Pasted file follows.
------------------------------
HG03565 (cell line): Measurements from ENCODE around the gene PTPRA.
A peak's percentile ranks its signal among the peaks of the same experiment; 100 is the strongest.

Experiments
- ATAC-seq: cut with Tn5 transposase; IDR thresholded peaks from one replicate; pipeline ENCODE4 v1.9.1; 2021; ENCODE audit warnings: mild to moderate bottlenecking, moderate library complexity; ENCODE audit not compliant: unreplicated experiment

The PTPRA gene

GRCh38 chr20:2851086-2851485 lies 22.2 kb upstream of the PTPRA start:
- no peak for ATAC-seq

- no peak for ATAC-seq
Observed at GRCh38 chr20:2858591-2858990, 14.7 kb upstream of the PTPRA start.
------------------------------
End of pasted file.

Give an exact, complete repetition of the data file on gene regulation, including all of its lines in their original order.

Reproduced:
HG03565 (cell line): Measurements from ENCODE around the gene PTPRA.
A peak's percentile ranks its signal among the peaks of the same experiment; 100 is the strongest.

Experiments
- ATAC-seq: cut with Tn5 transposase; IDR thresholded peaks from one replicate; pipeline ENCODE4 v1.9.1; 2021; ENCODE audit warnings: mild to moderate bottlenecking, moderate library complexity; ENCODE audit not compliant: unreplicated experiment

The PTPRA gene

GRCh38 chr20:2851086-2851485 lies 22.2 kb upstream of the PTPRA start:
- no peak for ATAC-seq

- no peak for ATAC-seq
Observed at GRCh38 chr20:2858591-2858990, 14.7 kb upstream of the PTPRA start.